Bipartisan Consensus Emerges on Inter-Affiliate Trades

The term — inter-affiliate trade — is hardly a household phrase.  But it is at the heart of an important risk management issue, and consensus is growing that the issue needs to be addressed by policymakers.

Simply put, inter-affiliate trades are transactions that enable firms to centralize their risk management activities.  A European firm, for example, might prefer to enter into a swap with a local, European-based subsidiary of an American financial institution.  That institution, however, might choose to consolidate its exposure in a centralized, global risk management function.   So its subsidiary would, in turn, enter into an off-setting transaction with the financial institution’s centralized risk management function.  That internal, offsetting transaction is what is known as an inter-affiliate or internal risk management transaction.

Proposed rules in the US (Margin and Capital Requirements for Covered Swap Entities; Proposed Rule, Federal Register / Vol. 79, No. 185 / September 24, 2014) could require subsidiaries of American firms to exchange initial margin on these trades.  This could, in turn, be inconsistent with the regulatory approaches being taken in other key jurisdictions, and put firms operating in the US at a competitive disadvantage internationally.

For these and other reasons, US legislators came together in bipartisan fashion to ask American supervisors to consider exempting internal risk management transactions from the initial margin requirements.  As Congressmen Michael Conaway and Collin Peterson, who are, respectively, the chairman and the ranking member of the US House of Representatives Committee on Agriculture recently wrote to regulators, such transactions:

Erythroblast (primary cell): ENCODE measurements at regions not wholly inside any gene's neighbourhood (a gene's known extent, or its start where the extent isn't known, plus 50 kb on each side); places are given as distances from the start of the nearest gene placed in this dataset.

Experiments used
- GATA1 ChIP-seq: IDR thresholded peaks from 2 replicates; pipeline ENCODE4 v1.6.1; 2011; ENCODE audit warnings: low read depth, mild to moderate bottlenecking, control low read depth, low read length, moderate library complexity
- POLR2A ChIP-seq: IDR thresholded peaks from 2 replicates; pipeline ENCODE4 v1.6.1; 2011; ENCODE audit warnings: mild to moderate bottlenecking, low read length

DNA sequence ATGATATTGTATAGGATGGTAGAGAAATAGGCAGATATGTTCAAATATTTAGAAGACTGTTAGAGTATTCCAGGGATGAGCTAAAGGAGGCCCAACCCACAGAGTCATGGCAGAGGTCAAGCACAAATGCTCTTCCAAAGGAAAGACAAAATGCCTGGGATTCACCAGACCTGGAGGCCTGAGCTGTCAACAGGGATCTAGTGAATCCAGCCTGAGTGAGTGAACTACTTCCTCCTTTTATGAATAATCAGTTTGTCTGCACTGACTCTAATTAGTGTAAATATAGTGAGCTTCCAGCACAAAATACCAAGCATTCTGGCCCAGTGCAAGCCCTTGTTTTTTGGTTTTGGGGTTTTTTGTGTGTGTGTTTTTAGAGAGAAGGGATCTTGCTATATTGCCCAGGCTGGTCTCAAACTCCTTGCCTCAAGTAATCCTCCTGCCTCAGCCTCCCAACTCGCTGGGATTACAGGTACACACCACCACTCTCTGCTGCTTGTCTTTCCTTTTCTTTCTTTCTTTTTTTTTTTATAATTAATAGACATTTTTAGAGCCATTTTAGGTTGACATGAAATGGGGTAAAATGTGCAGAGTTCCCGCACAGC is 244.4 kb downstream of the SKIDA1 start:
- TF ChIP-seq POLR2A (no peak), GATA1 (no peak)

“enable financial institutions to provide customers with a single, client-facing entity for transactions, simplifying regulatory compliance for bank customers…Internal risk management transactions are necessary for global financial institutions to manage their risk profile and enable banks to provide cost-effective services to their clients.  Requiring affiliates to post initial margin on these transactions will disincentivize the use of this important tool and push higher transactions costs onto end-users.”

Not everyone in Washington agrees with this approach.  Perhaps the biggest concern is that such an exemption might mean that US banks would effectively take on the risks of affiliates that may operate in jurisdictions with lower capital and regulatory requirements.

However, there are a number of existing US regulations (such as the qualitative limits and quantitative requirements on inter-affiliate transactions in the Federal Reserve Act) that are designed to prevent US banks from taking on excessive risks from their affiliates.  In addition, major jurisdictions around the world are imposing rigorous capital, margin, reporting and other requirements to ensure that derivatives risks are transparent, understood and appropriately managed and properly mitigated.  Such rules will apply to the affiliates of US banks based in these jurisdictions.

Finally, imposing obstacles for firms that wish to centrally manage their exposures does not decrease risk.  It actually reduces operational efficiency, increases costs and works to increase risk with no countervailing benefit.  Ultimately, it may hamper the ability of banks to provide products in certain markets that can only be accessed through an affiliate, as the cost of posting inter-affiliate margin would make these products uneconomic.  The result would be a further fragmentation of markets and reduction in liquidity.

Dodd-Frank: The Five-Year Appraisal

This week marks the fifth anniversary of Dodd-Frank Act being signed into law by President Barack Obama. This incredibly ambitious, 848-page piece of legislation covered everything from derivatives clearing, reporting and trading, to bank resolution, consumer protection and financial market supervision.

Five years on, significant progress has been made in implementing the key elements of Dodd-Frank, particularly those covering reform of the derivatives market. Today, roughly three quarters of the interest rate derivatives average daily notional volume reported to US swap data repositories (SDRs) is cleared, according to data compiled by ISDA SwapsInfo.org[1]. More than half of reported interest rate derivatives transactions are traded on a swap execution facility (SEF) each day. All swaps are now required to be reported to an SDR, providing more transparency in derivatives markets than ever before. US margin rules for non-cleared derivatives are close to finalization, and capital rules are being phased in.